The Beatles sung that “all you need is love, love, love is all you need” but to make a marriage work you need more than love. You need trust, communication, and financial disclosure. Many a marriage has fallen apart when one spouse was a saver and the other one a spender. As unromantic as it sounds, before you tie the knot talk about your finances. Find out how your partner feels about the money, and talk about how much you each have and how much you each owe.
Prenuptial agreements are not just for the rich and famous. “Normal” people now realize that a prenup is simply an agreement between two people that deals with the financial consequences should their marriage end. Since statistically many marriages do end up failing, it makes sense to plan for that eventuality. There is nothing wrong with being prepared. True, prenup is not necessary for everyone. A young couple entering a first marriage with very few assets and debts may skip this expense. Prenups are not cheap, but neither are contested divorces when there are disputed assets. As such, prenup has a potential to save a substantial amount of money in legal fees in the event of such a divorce.
So who should get a prenup? In my opinion, getting a prenup is advisable when:
You are significantly wealthier than your soon-to-be-spouse. A one-sided money situation can foster jealousy and discontent. A prenuptial agreement can ensure that your partner is marrying you for love, and not for the love of your money.
You are much poorer than your soon-to-be-spouse. Just as a prenuptial agreement can be used to protect a richer spouse against a gold-digger, a prenup can also be used to protect the interest of the poorer spouse. No one wants to end up getting replaced with a younger spouse with nothing to show for the 30 years of marriage, particularly when one spouse was a household caretaker, and the other spouse was earning big-bucks.
You plan to quit your job to take care of the household. Again, no one wants to end up getting replaced with a younger spouse with nothing to show for the 30 years of marriage… Quitting your job will negatively impact your income and your wealth. A prenuptial agreement can ensure that your interests are protected.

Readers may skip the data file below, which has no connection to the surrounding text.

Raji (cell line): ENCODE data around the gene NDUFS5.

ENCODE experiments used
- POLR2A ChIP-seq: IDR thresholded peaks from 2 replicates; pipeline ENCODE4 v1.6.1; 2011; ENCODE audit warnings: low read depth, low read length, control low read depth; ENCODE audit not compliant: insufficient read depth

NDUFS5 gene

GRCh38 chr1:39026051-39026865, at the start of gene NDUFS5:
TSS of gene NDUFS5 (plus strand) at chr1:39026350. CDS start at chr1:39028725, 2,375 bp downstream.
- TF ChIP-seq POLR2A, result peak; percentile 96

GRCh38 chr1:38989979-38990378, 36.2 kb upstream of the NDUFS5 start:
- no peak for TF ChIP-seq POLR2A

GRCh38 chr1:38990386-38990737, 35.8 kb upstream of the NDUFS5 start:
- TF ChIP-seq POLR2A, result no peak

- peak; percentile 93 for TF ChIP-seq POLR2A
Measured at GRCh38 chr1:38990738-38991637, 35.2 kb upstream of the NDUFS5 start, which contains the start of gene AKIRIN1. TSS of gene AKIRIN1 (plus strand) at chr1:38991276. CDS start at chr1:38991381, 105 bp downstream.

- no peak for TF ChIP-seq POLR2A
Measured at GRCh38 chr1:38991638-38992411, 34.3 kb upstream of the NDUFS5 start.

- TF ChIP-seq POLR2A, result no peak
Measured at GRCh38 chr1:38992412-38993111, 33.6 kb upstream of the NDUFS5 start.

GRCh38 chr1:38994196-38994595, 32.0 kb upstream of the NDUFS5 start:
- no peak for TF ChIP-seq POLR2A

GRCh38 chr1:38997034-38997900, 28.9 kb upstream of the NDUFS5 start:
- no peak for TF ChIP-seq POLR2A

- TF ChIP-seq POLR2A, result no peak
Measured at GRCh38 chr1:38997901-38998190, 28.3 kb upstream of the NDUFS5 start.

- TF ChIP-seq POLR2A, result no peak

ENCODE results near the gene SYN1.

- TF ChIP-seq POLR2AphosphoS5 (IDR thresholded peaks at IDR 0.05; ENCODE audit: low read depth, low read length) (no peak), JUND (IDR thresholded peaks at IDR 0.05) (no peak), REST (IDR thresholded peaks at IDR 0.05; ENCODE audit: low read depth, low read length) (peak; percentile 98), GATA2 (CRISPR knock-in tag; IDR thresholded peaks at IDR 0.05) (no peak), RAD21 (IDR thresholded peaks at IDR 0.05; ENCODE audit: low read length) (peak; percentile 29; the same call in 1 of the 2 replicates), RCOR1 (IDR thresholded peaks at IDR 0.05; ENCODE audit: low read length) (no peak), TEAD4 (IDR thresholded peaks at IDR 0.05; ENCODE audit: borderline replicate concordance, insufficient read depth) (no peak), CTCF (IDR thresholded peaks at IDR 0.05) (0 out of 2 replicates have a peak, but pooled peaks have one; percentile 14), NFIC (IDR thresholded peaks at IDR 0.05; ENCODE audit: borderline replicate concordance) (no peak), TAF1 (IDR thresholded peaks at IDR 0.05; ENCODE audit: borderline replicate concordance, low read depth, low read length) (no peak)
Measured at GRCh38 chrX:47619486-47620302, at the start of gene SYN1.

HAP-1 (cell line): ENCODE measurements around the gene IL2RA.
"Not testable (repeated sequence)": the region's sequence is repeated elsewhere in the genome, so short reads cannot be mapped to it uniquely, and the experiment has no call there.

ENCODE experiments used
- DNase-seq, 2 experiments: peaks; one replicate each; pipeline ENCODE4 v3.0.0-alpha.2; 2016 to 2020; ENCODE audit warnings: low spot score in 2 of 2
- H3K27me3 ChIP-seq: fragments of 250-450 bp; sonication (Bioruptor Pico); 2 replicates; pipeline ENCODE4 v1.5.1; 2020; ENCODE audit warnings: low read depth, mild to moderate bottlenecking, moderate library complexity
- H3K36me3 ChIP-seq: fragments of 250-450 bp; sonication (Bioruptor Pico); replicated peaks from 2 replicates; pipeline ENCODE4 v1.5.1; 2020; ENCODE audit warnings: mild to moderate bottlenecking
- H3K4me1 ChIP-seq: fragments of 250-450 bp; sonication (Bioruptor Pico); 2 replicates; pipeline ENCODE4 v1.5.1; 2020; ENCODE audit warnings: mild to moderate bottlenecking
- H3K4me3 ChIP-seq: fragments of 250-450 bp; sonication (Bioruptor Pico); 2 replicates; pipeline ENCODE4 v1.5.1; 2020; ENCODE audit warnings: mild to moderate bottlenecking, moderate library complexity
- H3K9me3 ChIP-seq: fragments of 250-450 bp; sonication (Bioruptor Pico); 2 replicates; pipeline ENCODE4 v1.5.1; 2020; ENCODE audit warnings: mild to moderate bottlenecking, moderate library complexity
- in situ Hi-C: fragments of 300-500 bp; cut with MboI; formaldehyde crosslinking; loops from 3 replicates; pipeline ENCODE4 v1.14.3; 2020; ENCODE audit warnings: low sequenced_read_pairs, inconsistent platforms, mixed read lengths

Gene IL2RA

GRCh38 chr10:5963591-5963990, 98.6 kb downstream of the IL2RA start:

You earn much more than your soon-to-be-spouse. A prenuptial agreement can be used in many states to limit the alimony.
You have children from other relationships. If you have children from a previous relationship, you may have support obligations. A prenuptial agreement can ensure that all your children’s’ interests are protected.
Your partner has a high debt. If you are marrying someone with a significant debt, and you don’t want to be responsible for any of that debt if your marriage ends, then a prenuptial agreement can help protect you.
You are going to support your spouse while he/she is pursuing a degree. That is very noble of you, but that $100,000 loan can easily outlive your marriage.
You own a business. Without a prenuptial agreement, when your marriage ends, your spouse could go after a share of your business. A prenup can ensure that your ex-spouse does not become your new partner.
To strengthen your estate plan. A prenuptial agreement can ensure that your estate plan works, and that a specific property will end up with your chosen beneficiaries, and not your ex-spouse.
You are significantly older than your soon-to-be-spouse. If you end up getting a divorce, and your assets are split 50-50, you may not have enough time to recover financially to ensure a secure retirement.